JOSEPH HAYDN PIANO TRIOS Volume II
The five works included on this second volume of the Mendelssohn Piano Trio’s recordings of the complete Haydn piano trios span some forty years of the master’s compositional life and provide a full taste of his genius. Numbers 40 and 38, despite their higher numbers, were written probably before 1760 when Haydn was still in his twenties. No. 9 came in his fifties while he was still in his long service as Kapellmeister at the Esterházy court (1761-1790). Numbers 23 and 28 were composed in his sixties after he was freed of the Esterházy constraints and enjoyed two productive visits to London in 1791-1792 and 1794-95. Corresponding to all of this were the development of the piano which, after 1767, replaced Haydn’s earlier use of the harpsichord in his trios, and, perhaps more important, Haydn’s growing freedom of expression that did not bow to popular expectations.
Trio in F Major, Hoboken XV: 40
The gracious Moderato opening of this early Trio should not be perceived as merely simple. Haydn’s so-called simplicity is a complex matter as evidenced in this brief work. The complexity grows in the second movement Menuet with its elaborations for the keyboard, its gently surprising shifts to the minor, and its echoing between violin and keyboard. The energetic Finale again reminds us of Haydn’s complexities with its ravishing scales for the keyboard, its use of artful repetition, and its subtle chromatic ascents and descents.
The early date of this Trio (c. 1760) suggests that it was composed for harpsichord rather than pianoforte. If so, the harpsichordist was a mighty one since the keyboard part already suggests a freedom not widely evident in Haydn’s time.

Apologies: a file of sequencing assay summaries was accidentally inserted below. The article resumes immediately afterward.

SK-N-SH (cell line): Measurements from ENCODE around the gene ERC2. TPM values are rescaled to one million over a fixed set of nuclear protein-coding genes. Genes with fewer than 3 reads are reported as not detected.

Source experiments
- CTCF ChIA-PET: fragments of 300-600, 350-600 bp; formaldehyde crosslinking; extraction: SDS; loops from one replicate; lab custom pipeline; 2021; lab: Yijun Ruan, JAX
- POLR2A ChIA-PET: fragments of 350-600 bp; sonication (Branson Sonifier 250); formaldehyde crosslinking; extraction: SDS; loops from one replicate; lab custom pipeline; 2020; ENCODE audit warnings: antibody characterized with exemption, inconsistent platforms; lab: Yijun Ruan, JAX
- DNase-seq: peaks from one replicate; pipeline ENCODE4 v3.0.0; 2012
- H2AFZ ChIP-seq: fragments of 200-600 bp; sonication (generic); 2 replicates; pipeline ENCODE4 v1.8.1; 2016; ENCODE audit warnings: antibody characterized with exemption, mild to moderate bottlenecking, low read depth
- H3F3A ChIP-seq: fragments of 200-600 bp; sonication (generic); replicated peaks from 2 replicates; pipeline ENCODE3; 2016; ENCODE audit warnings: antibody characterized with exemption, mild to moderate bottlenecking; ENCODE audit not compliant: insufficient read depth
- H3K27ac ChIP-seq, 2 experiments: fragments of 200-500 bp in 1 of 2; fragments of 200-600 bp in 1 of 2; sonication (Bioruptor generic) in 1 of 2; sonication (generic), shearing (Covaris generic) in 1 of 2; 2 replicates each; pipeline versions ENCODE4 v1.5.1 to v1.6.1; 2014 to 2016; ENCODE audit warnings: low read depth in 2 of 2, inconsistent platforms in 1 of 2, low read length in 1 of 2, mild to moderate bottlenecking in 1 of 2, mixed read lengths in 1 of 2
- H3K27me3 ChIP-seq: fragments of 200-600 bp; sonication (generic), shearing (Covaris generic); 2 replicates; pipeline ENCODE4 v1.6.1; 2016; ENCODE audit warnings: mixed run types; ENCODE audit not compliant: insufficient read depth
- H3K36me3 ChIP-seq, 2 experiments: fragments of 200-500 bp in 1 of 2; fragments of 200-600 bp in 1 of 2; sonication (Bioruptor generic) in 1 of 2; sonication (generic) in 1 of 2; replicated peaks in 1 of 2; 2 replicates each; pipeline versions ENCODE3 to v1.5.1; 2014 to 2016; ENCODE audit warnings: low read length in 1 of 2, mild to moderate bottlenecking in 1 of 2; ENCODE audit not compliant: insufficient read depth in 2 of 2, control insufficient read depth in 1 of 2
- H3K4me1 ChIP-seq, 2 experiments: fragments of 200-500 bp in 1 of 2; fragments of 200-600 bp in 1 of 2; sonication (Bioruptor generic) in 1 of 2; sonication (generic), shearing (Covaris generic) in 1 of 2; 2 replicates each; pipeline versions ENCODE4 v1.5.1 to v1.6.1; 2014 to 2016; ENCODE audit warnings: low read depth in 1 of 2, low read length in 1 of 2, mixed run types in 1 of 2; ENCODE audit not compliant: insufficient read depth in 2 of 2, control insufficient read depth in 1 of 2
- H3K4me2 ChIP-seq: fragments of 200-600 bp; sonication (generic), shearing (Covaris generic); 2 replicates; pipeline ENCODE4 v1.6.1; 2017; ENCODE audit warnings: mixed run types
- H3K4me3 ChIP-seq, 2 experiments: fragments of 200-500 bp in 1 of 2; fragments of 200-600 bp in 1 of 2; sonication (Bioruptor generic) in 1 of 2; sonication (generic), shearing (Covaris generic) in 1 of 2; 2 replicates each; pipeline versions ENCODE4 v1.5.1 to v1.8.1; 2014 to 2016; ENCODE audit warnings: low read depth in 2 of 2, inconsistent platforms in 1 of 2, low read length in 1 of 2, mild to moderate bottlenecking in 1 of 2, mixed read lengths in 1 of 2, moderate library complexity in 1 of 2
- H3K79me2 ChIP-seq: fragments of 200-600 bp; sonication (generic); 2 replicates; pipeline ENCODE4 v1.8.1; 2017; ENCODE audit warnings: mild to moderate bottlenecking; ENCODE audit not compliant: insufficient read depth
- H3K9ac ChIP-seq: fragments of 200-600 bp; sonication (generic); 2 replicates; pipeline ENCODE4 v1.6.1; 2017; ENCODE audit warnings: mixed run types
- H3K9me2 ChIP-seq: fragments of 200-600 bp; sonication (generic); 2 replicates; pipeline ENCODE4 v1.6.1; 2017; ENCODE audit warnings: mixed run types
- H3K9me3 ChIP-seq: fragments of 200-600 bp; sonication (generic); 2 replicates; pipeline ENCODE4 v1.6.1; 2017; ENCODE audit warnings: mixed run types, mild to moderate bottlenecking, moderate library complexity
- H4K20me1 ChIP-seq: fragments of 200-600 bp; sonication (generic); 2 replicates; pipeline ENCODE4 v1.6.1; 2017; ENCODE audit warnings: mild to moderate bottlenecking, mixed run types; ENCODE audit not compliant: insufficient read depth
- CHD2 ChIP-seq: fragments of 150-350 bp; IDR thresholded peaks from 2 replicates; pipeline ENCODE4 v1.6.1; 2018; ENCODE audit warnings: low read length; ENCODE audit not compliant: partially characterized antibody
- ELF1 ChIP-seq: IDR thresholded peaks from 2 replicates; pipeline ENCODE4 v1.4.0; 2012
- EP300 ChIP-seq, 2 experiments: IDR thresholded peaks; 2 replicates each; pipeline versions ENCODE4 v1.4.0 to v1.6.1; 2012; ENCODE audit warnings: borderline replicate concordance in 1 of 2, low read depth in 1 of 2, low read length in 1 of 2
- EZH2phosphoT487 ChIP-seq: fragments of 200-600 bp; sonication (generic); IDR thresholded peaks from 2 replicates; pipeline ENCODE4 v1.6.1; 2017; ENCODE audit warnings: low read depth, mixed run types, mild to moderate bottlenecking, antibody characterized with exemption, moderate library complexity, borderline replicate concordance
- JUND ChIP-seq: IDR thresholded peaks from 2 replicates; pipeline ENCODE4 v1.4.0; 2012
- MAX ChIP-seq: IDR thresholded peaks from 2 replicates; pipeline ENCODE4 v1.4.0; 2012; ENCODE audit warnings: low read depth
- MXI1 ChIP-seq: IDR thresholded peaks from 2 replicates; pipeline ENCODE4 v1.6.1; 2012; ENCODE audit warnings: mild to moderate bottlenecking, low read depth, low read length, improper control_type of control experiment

Trio in B-flat Major, Hoboken XV: 38
Once again, graciousness prevails in the first movement Allegro of XV: 38, but complexity comes soon in this second early trio (c. 1760) included on the disc. Although the piano and violin predominate, there is an increasing balance among the instruments despite the violin’s many moments in the sun. A deceptive simplicity marks the second movement Menuet countered by increasingly dramatic minor shifts. Haydn does not hold back in the Finale with its fast tempo, wealth of surprises, and sharp chromatic descents. So, too, does the cello makes its imprint in this movement that is nothing short of brilliant.
Trio in D Minor, Hoboken XV: 23
In Hob. XV: 23 we leap to a trio written during the first of Haydn’s important stays in London (1794-95). No longer restrained by court demands, his emotional expression abounded. If we see a new face of Haydn in this work, it might well be a reflection of his life experiences including his love for the young widow Rebecca Schroeter. That love brings both joys and sorrows is clearly expressed in this Trio.
While elegance and propriety mark the opening Molto andante, so does serious intention. Sonata form is treated in its strongest sense with a lively development section contrasting to the opening minor statement. The resounding chords demanded of the pianist suggest an instrument more powerful than the harpsichord. After a curious outbreak of joyfulness, Haydn returns to the serious mood of the opening.
With the second movement we experience the first Haydn adagio on this recording with a moving violin solo under a solemn piano accompaniment. The cello grounds the ensemble.